Thursday, May 1, 2008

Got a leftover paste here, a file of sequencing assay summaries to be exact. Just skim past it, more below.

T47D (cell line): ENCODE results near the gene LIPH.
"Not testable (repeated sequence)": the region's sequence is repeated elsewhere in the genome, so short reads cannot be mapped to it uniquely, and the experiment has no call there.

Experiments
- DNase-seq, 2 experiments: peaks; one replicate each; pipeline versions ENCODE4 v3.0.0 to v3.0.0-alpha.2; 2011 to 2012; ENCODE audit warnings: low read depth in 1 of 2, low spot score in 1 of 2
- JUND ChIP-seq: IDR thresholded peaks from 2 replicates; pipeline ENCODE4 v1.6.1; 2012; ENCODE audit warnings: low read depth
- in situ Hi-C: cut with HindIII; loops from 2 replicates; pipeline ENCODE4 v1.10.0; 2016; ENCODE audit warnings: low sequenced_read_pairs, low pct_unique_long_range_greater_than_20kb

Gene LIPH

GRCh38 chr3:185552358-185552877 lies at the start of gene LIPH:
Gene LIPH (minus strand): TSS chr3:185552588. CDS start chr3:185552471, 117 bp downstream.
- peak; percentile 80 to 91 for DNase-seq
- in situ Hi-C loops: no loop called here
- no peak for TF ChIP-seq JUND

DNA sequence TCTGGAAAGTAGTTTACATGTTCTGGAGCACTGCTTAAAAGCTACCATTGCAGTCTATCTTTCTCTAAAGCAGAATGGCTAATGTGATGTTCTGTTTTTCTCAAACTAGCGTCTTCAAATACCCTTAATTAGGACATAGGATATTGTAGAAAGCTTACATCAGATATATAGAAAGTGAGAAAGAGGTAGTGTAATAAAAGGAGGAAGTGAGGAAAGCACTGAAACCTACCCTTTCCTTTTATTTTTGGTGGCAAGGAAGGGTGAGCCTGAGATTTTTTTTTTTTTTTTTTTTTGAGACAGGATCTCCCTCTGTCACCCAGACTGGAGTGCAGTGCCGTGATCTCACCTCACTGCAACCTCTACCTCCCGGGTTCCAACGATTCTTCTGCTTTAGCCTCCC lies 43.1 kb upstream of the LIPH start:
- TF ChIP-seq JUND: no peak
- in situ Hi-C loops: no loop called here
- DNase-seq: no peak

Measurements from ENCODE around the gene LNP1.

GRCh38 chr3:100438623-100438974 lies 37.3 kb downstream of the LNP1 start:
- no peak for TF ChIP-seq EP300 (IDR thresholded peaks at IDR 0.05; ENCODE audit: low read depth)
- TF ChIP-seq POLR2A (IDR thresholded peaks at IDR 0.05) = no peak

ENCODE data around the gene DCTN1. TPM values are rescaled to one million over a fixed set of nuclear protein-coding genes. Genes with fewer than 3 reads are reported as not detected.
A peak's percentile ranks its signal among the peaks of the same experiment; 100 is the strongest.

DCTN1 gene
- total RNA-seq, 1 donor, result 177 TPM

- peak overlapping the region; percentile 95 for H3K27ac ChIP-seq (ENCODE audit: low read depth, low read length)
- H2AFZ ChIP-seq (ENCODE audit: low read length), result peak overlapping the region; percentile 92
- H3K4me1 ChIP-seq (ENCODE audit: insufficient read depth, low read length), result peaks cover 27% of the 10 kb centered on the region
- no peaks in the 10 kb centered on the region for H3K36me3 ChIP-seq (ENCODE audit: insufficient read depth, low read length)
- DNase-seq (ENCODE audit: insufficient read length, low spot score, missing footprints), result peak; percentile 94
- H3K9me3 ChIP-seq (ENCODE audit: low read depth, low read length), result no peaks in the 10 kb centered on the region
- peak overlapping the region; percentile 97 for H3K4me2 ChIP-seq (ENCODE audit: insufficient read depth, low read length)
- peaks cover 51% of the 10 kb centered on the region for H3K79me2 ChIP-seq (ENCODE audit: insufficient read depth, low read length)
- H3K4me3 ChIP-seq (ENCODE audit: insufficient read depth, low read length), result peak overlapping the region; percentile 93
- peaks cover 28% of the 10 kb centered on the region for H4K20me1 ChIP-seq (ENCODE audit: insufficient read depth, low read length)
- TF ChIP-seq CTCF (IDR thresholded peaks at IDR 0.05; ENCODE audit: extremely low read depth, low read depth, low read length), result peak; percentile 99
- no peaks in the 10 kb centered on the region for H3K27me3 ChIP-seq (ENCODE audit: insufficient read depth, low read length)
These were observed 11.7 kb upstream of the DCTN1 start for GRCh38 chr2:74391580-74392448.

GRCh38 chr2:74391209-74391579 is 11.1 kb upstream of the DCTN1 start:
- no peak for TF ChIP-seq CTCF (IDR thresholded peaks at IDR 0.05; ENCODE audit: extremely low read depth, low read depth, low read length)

Now here's a film with a story I just couldn't buy into. Cloyingly written by SIX FEET UNDER scribe Nancy Oliver (who inexplicably received an Oscar nomination for best original screenplay) and directed with zero personality by Craig Gillespie (MR. WOODCOCK), LARS AND THE REAL GIRL (*1/2) is an extremely well acted dramedy with a farcical edge that must've seemed a lot funnier on paper than it ended up becoming on screen. But only it wasn't. I read Oliver's script a few years ago while interviewing to work for Sam Raimi. I was given three scripts (LARS, CHARLIE WILSON'S WAR, and THINGS WE LOST IN THE FIRE) to read and provide "coverage" on. "Coverage," for anyone out there not working in the industry and reading this, is a roughly 2 page summary and critique of a script that a junior development exec or assistant provides for their boss so they don't actually have to do the script reading themselves. The people at Raimi's company asked me to read those three scripts and provide coverage as a way of seeing my writing style. Well, I loved the script for THINGS WE LOST IN THE FIRE (it's one of the single best I've ever read) and I really enjoyed CHARLIE WILSON'S WAR (it was a better, darker script than finished film but I still enjoyed the film). 20 pages into reading LARS & THE REAL GIRL, I was actively hating it. And 20 minutes into watching the film, I was lamenting that there was still another 90 minutes to go. Not that the actors don't give it their all; there is terrific work on display from Ryan Gosling, Paul Schneider, and Emily Mortimer. It's just that the story, that of a painfully repressed, depressed, and suppressed guy named Lars (Gosling, in a rigorously mannered performance) striking up a "relationship" with an anatomically correct blow-up doll (given the name of Bianca) while living in the garage of his brother's house, seemed artificial from the very begining. Oliver, who must've been aiming for a blend of LITTLE MISS SUNSHINE-styled idiosyncracies along with the sweetness of a Capra film, never finds an honest tone in which to work. Lars is clearly mentally deranged, and sadly, the entire town he lives in comes off that way too, as they all accept Bianca as a real person and go along with Lars's wishes as a way of accepting him and making him feel comfortable. Aww. A'int that sweet. Delude the mentally damaged guy even further. I know, I know, it's not supposed to be real, it's supposed to be funny. Well, the problem is that it's not funny enough, and what does pass as funny, stems from the performances rather than the writing. There's a half-hearted romantic subplot for Lars with one of his co-workers but it never goes anywhere remotely interesting or surprising. Oliver's perverse blow-up doll set-up never picks up any sexual traction either, as Lars refuses (out of religious beliefs) not to sleep in the same bed with his new companion. Instead, this creepy film carries a strange, off-putting vibe that is the exact opposite of whimsical, which is what I think Oliver had intended. Not helping matters is Gillespie's sloppy directorial style. His confused direction shuffles back and forth between a phony Wes Anderson impersonation and edgy, hand-held camera, indie-inspired aesthetic (just because king of hand-held camera Peter Berg was one of the 10 executive producers doesn't mean you should half-assedly rip off his shooting style). You either go with it all the way or don't try it at all. True, there are a few nice compositions of wintry middle America and again, Gosling's performance is indeed very watchable. But when you can't accept the specific reality set up by the filmmakers it's virtually impossible to enjoy what you're watching. Some people really, really loved this film (it stands at Rottentomatoes with a 80% fresh rating) but I can definitely say that I'm not one of them. I guess since I hated the original script I was destined to dislike the final film. I gave it a chance because I am a fan of Gosling and Schneider. The two of them were dependably solid with their performances; everything else around them was a lame joke.

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